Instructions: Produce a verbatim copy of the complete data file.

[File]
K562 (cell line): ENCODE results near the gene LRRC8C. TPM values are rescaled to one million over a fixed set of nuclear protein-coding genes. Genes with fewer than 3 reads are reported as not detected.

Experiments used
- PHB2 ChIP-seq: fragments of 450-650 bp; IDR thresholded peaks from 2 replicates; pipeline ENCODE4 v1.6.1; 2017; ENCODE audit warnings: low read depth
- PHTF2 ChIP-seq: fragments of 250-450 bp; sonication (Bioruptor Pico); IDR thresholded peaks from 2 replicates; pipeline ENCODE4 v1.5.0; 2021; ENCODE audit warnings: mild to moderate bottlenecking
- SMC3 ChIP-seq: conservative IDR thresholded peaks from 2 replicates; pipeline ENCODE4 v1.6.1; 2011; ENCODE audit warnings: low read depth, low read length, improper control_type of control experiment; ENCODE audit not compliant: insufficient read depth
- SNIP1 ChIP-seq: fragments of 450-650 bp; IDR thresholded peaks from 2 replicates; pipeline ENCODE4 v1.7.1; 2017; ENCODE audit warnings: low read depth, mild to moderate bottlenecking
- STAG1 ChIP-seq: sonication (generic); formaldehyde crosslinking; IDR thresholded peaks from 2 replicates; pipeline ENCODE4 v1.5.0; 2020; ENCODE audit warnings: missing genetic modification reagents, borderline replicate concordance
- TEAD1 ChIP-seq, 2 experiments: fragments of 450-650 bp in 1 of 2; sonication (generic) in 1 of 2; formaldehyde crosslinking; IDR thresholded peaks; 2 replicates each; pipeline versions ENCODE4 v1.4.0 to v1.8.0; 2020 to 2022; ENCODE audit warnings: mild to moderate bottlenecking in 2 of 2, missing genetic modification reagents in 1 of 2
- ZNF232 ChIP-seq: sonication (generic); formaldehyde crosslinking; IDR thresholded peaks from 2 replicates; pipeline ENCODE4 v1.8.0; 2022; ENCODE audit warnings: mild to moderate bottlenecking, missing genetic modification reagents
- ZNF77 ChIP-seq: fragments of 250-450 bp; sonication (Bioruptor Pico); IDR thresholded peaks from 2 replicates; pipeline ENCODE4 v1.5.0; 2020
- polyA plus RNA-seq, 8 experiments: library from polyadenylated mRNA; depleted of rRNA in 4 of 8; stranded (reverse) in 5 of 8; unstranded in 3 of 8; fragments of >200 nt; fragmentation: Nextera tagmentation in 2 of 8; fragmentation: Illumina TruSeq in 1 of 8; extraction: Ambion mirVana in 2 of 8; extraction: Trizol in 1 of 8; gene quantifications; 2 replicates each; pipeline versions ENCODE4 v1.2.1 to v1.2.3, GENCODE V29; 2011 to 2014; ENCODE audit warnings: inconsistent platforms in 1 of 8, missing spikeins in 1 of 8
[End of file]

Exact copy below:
K562 (cell line): ENCODE results near the gene LRRC8C. TPM values are rescaled to one million over a fixed set of nuclear protein-coding genes. Genes with fewer than 3 reads are reported as not detected.

Experiments used
- PHB2 ChIP-seq: fragments of 450-650 bp; IDR thresholded peaks from 2 replicates; pipeline ENCODE4 v1.6.1; 2017; ENCODE audit warnings: low read depth
- PHTF2 ChIP-seq: fragments of 250-450 bp; sonication (Bioruptor Pico); IDR thresholded peaks from 2 replicates; pipeline ENCODE4 v1.5.0; 2021; ENCODE audit warnings: mild to moderate bottlenecking
- SMC3 ChIP-seq: conservative IDR thresholded peaks from 2 replicates; pipeline ENCODE4 v1.6.1; 2011; ENCODE audit warnings: low read depth, low read length, improper control_type of control experiment; ENCODE audit not compliant: insufficient read depth
- SNIP1 ChIP-seq: fragments of 450-650 bp; IDR thresholded peaks from 2 replicates; pipeline ENCODE4 v1.7.1; 2017; ENCODE audit warnings: low read depth, mild to moderate bottlenecking
- STAG1 ChIP-seq: sonication (generic); formaldehyde crosslinking; IDR thresholded peaks from 2 replicates; pipeline ENCODE4 v1.5.0; 2020; ENCODE audit warnings: missing genetic modification reagents, borderline replicate concordance
- TEAD1 ChIP-seq, 2 experiments: fragments of 450-650 bp in 1 of 2; sonication (generic) in 1 of 2; formaldehyde crosslinking; IDR thresholded peaks; 2 replicates each; pipeline versions ENCODE4 v1.4.0 to v1.8.0; 2020 to 2022; ENCODE audit warnings: mild to moderate bottlenecking in 2 of 2, missing genetic modification reagents in 1 of 2
- ZNF232 ChIP-seq: sonication (generic); formaldehyde crosslinking; IDR thresholded peaks from 2 replicates; pipeline ENCODE4 v1.8.0; 2022; ENCODE audit warnings: mild to moderate bottlenecking, missing genetic modification reagents
- ZNF77 ChIP-seq: fragments of 250-450 bp; sonication (Bioruptor Pico); IDR thresholded peaks from 2 replicates; pipeline ENCODE4 v1.5.0; 2020
- polyA plus RNA-seq, 8 experiments: library from polyadenylated mRNA; depleted of rRNA in 4 of 8; stranded (reverse) in 5 of 8; unstranded in 3 of 8; fragments of >200 nt; fragmentation: Nextera tagmentation in 2 of 8; fragmentation: Illumina TruSeq in 1 of 8; extraction: Ambion mirVana in 2 of 8; extraction: Trizol in 1 of 8; gene quantifications; 2 replicates each; pipeline versions ENCODE4 v1.2.1 to v1.2.3, GENCODE V29; 2011 to 2014; ENCODE audit warnings: inconsistent platforms in 1 of 8, missing spikeins in 1 of 8